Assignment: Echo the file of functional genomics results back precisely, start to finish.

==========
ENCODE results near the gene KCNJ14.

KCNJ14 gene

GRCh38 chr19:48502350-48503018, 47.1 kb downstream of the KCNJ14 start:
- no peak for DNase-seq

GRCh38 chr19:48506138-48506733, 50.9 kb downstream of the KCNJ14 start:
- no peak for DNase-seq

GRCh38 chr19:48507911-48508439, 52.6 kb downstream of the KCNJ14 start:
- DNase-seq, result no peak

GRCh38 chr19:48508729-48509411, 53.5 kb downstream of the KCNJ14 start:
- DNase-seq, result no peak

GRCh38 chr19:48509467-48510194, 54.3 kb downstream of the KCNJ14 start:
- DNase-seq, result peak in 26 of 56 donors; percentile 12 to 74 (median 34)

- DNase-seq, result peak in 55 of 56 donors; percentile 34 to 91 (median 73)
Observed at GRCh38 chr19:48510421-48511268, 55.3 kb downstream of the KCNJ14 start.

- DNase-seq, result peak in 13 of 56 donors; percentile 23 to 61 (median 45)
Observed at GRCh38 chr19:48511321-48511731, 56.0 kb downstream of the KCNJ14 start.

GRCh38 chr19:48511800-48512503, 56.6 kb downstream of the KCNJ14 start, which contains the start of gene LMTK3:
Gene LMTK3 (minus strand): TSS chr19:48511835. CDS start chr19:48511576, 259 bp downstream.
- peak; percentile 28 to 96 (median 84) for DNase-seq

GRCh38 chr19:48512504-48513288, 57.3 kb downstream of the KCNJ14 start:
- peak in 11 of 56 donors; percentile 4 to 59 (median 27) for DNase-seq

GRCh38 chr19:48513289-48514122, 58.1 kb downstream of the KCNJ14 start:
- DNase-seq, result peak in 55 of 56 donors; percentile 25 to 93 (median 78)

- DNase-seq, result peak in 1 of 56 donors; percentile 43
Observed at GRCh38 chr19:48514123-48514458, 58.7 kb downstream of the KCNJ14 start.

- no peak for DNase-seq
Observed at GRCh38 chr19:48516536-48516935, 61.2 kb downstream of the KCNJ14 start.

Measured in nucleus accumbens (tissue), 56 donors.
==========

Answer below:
ENCODE results near the gene KCNJ14.

KCNJ14 gene

GRCh38 chr19:48502350-48503018, 47.1 kb downstream of the KCNJ14 start:
- no peak for DNase-seq

GRCh38 chr19:48506138-48506733, 50.9 kb downstream of the KCNJ14 start:
- no peak for DNase-seq

GRCh38 chr19:48507911-48508439, 52.6 kb downstream of the KCNJ14 start:
- DNase-seq, result no peak

GRCh38 chr19:48508729-48509411, 53.5 kb downstream of the KCNJ14 start:
- DNase-seq, result no peak

GRCh38 chr19:48509467-48510194, 54.3 kb downstream of the KCNJ14 start:
- DNase-seq, result peak in 26 of 56 donors; percentile 12 to 74 (median 34)

- DNase-seq, result peak in 55 of 56 donors; percentile 34 to 91 (median 73)
Observed at GRCh38 chr19:48510421-48511268, 55.3 kb downstream of the KCNJ14 start.

- DNase-seq, result peak in 13 of 56 donors; percentile 23 to 61 (median 45)
Observed at GRCh38 chr19:48511321-48511731, 56.0 kb downstream of the KCNJ14 start.

GRCh38 chr19:48511800-48512503, 56.6 kb downstream of the KCNJ14 start, which contains the start of gene LMTK3:
Gene LMTK3 (minus strand): TSS chr19:48511835. CDS start chr19:48511576, 259 bp downstream.
- peak; percentile 28 to 96 (median 84) for DNase-seq

GRCh38 chr19:48512504-48513288, 57.3 kb downstream of the KCNJ14 start:
- peak in 11 of 56 donors; percentile 4 to 59 (median 27) for DNase-seq

GRCh38 chr19:48513289-48514122, 58.1 kb downstream of the KCNJ14 start:
- DNase-seq, result peak in 55 of 56 donors; percentile 25 to 93 (median 78)

- DNase-seq, result peak in 1 of 56 donors; percentile 43
Observed at GRCh38 chr19:48514123-48514458, 58.7 kb downstream of the KCNJ14 start.

- no peak for DNase-seq
Observed at GRCh38 chr19:48516536-48516935, 61.2 kb downstream of the KCNJ14 start.

Measured in nucleus accumbens (tissue), 56 donors.